For family night we talked about Hanukkah and played dreidel. We started "lighting" our menorah a few days ago and the kids asked what Hanukkah was all about and we...couldn't quite tell them. Something about Assyrians and the temple and oil...but...the story was too hazy to recount. So I told the kids that they should do some research and that I would do some research and then we'd talk about it later.
I was pleasantly surprised to learn that Miriam and Rachel had done their research! So when I tried to tell the story this evening they jumped in and fairly accurately narrated the story of the Maccabees. In the end, when they won the war and were able to reenter their temple, they found that it had been desecrated (and dedicated to Zeus), so they wanted to rededicate the temple but only had oil for the menorah for a single night. They decided to use it anyway and it kept burning for a miraculous eight days (or perhaps they simply had an eight-day celebration).
Andrew has Jewish ancestry—from Eišiškės, Lithuania—though his direct ancestors immigrated to the United States by the early 1900s and his family line has been with the Church of Jesus Christ of Latter-day Saints several generations now. But still, we think it's important to connect with that bit of our family tree. We also think it's important to be aware of the whys and hows of holidays different from our own, even if we don't get all the details quite right. After all, our Jewish friends can sing the words to "The Twelve Days of Christmas" and know all about Santa and Baby Jesus and the cursed Elf on the Shelf. Shouldn't we at least try to reciprocate and be somewhat aware of what their holidays are about and why they're important?
It's fun to learn a little bit about the Hebrew alphabet as well (which is very similar to the Arabic alphabet). If your dreidel lands on ש (shin), you put one into the pot (middle). We like to say, "Shin, shin! Put one in!" If your dreidel lands on ג (gimmel), you get to take the whole pot for yourself. We like to say, "Gimmel. Gimme, gimme." If your dreidel lands on ה (hey), you take half the pot. We say, "Hey—half!" And if you land on נ (nun) then no action is taken. We say, "Nun—nothing."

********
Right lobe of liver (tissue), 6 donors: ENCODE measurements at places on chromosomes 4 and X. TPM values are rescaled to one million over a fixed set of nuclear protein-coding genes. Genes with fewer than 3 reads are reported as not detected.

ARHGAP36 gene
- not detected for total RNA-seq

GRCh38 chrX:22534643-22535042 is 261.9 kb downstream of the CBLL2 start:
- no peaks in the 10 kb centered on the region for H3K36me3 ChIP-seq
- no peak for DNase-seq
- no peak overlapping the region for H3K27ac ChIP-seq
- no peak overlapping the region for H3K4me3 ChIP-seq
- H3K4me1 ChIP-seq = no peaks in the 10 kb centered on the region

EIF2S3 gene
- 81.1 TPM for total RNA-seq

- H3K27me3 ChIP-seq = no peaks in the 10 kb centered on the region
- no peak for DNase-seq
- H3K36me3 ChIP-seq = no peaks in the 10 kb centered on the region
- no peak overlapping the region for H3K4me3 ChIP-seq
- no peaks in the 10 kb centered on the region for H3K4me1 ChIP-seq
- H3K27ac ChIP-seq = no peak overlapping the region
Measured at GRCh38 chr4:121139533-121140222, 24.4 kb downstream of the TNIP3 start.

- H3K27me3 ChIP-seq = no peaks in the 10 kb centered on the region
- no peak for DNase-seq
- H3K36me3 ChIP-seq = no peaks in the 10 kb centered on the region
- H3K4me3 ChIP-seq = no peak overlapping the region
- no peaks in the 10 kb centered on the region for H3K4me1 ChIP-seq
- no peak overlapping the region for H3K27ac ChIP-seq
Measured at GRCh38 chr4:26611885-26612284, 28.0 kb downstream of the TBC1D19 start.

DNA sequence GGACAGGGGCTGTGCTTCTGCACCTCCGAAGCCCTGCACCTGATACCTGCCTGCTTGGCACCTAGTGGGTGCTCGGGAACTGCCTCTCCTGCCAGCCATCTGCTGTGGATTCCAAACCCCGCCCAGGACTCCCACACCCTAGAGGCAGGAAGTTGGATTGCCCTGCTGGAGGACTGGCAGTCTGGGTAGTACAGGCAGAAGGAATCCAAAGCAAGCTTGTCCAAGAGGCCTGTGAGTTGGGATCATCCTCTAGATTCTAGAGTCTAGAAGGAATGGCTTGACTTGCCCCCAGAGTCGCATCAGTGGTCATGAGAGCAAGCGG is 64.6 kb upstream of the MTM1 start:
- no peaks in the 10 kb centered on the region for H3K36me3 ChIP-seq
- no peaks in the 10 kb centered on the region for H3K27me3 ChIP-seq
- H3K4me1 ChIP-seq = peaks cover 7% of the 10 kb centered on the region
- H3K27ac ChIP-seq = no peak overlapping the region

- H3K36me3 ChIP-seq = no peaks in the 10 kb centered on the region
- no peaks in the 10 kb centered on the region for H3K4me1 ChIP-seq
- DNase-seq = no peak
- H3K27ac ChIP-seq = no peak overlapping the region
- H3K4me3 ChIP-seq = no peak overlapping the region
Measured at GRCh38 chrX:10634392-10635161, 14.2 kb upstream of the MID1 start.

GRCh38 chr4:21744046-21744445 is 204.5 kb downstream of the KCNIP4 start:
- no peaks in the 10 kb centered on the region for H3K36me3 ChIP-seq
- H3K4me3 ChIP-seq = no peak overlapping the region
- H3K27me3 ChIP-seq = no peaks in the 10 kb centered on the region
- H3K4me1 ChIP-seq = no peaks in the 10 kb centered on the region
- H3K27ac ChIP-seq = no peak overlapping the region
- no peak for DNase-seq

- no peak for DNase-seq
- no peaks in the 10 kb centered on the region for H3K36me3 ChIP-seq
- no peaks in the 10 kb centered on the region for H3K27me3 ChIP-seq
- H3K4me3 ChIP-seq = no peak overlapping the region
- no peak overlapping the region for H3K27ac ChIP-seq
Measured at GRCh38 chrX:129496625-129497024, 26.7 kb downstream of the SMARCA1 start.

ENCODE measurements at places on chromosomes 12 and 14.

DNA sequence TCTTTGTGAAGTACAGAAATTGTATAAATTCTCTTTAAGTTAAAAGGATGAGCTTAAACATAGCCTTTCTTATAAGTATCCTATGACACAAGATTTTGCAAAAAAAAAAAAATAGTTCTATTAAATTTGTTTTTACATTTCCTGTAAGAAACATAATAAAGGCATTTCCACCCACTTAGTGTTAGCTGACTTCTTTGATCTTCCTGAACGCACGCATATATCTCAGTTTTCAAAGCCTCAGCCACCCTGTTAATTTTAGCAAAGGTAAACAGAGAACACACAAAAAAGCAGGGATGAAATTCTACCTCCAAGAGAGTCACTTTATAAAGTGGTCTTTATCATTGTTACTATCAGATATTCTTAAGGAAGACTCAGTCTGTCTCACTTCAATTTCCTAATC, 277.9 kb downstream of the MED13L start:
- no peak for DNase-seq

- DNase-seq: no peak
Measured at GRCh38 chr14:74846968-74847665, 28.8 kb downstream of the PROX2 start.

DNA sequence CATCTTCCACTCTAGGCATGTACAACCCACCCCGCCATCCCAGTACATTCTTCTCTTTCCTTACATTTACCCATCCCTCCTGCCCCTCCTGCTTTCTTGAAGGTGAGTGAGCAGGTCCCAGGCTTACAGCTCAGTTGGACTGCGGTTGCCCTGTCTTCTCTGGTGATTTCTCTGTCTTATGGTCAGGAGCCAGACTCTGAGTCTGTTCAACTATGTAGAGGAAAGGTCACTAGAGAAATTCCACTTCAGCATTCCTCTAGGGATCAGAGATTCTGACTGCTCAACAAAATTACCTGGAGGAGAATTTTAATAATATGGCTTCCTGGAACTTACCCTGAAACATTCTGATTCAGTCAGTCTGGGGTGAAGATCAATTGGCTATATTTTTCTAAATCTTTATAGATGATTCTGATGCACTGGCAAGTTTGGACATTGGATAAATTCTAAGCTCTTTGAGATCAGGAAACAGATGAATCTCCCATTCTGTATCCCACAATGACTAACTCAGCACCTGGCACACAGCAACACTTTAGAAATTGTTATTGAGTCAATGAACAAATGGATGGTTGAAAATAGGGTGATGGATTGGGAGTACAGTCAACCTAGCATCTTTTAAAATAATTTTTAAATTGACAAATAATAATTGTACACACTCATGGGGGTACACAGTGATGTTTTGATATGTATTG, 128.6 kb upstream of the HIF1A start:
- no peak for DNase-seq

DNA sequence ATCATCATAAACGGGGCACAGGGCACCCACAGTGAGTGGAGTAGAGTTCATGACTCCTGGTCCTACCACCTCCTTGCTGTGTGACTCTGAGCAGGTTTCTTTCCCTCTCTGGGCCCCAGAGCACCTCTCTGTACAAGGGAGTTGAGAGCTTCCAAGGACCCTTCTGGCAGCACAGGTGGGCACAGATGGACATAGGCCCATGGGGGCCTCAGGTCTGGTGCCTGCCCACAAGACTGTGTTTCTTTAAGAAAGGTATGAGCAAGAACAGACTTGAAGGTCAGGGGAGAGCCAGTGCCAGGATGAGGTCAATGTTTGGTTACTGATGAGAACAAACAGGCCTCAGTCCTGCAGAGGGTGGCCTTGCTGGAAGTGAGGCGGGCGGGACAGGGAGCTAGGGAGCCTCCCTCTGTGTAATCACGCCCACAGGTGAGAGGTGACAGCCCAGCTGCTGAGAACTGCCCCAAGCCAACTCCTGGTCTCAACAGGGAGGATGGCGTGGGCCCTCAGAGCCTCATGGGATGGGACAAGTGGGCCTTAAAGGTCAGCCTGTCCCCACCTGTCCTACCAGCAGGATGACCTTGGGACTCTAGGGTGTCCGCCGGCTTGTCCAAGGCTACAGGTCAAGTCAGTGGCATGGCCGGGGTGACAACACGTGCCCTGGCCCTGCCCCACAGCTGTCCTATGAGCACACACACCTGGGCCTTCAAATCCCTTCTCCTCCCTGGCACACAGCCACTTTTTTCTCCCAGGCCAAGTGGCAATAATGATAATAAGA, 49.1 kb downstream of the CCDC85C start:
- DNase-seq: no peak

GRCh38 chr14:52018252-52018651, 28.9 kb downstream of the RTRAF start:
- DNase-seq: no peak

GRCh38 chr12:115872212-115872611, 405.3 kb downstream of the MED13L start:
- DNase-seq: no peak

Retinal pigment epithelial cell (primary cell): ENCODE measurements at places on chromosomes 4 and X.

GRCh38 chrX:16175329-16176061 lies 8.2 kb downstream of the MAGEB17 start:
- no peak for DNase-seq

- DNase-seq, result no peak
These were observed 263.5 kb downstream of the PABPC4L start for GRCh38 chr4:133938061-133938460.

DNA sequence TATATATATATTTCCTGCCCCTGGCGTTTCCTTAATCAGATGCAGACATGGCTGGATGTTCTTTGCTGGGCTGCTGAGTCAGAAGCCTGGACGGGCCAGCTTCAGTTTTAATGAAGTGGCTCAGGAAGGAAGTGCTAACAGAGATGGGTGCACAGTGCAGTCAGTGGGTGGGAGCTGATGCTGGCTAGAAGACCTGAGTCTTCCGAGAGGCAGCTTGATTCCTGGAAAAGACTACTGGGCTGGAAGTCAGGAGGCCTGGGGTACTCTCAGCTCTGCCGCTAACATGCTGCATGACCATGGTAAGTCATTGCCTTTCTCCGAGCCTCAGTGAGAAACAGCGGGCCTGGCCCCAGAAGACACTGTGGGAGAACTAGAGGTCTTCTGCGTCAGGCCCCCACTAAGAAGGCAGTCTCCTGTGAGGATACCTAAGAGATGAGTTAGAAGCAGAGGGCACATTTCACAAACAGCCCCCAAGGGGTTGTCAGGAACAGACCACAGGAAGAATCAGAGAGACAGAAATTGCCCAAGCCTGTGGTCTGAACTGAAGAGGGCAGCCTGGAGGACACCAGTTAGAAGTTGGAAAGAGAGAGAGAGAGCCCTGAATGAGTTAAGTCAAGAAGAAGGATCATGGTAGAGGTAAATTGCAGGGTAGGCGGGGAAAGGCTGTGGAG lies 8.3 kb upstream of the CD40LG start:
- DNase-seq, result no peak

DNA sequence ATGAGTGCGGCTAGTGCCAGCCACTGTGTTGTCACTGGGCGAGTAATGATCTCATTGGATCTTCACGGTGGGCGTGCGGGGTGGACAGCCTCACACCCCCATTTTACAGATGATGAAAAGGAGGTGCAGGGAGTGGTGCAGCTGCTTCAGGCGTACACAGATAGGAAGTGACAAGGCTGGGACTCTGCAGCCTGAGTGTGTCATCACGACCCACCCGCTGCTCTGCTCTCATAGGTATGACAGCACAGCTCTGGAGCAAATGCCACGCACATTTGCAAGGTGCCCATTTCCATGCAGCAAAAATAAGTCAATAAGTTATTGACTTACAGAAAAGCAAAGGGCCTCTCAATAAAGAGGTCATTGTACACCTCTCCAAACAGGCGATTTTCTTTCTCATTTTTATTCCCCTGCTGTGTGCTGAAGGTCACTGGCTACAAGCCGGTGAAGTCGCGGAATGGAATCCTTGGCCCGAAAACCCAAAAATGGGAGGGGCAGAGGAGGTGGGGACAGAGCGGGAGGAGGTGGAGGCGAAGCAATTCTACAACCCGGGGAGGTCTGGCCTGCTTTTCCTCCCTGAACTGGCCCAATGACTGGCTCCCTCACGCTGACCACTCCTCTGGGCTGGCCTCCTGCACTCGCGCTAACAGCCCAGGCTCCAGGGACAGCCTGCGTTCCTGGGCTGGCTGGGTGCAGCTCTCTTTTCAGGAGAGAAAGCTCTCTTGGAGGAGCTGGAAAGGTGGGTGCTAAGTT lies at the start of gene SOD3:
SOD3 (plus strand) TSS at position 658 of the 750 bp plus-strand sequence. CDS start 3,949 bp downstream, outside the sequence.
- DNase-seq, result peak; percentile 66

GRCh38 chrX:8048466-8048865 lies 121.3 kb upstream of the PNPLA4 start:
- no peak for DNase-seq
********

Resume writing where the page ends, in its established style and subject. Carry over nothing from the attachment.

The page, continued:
Benjamin was our champion spinner. This is his I-think-I'm-on-fire-but-I'm-trying-to-be-modest face:
I should explain that when I say he was our champion spinner I simply mean that his dreidel spun for a very long time. Miriam was our other champion spinner in that she spun the most "winning" spins and ended up completely winning the game.
I've just noticed that Miriam and Benjamin are both in somewhat desperate need of new pants. They both are rocking rather large holes on their left knees. We...sort of didn't go shopping for school clothes this year, so the kids are all just working their way through last year's clothes. I mean, we knew we'd be homeschooling anyway, so it's not like you have to look nice a lot of the time; but this pandemic has meant that we've very rarely ever had to make an effort to look presentable this year. We can just lounge around in our pyjamas all day if we want to...and very often do. But I might consider getting the kids new pants sometime...if I have to...I guess. (What I really want to do is find a hook up for some good hand-me-downs, but that's difficult to do when one has just moved somewhere and finds themselves in the midst of a global pandemic so for now we're wearing down to threadbare. It's fine.)
Here's Alexander with his owl Spot.
He and I played together on a team (because teamwork can make a dream work). He (and Zoë and Benjamin) were having a very silly day that involved a lot of giggles and danger giggles and screaming and running around the house like hooligans (and culminated in Alexander throwing a tube of toothpaste and hitting me in the head just as I'd come upstairs to brush his teeth...and then a big lecture from Daddy about settling down at bedtime). It was a long day. But I was happy to have him on my team. Even if he kept knocking our dreidel over, the little stinker.
We finished off our evening divvying out two chocolate coins for the kids to eat while Andrew read our Christmas devotional and they all ended up getting very messy (by "they all" I mean Zoë and Alexander because apparently eating chocolate coins is tricky business). But that's alright. They're cute even when they're sticky. Happy Hanukkah!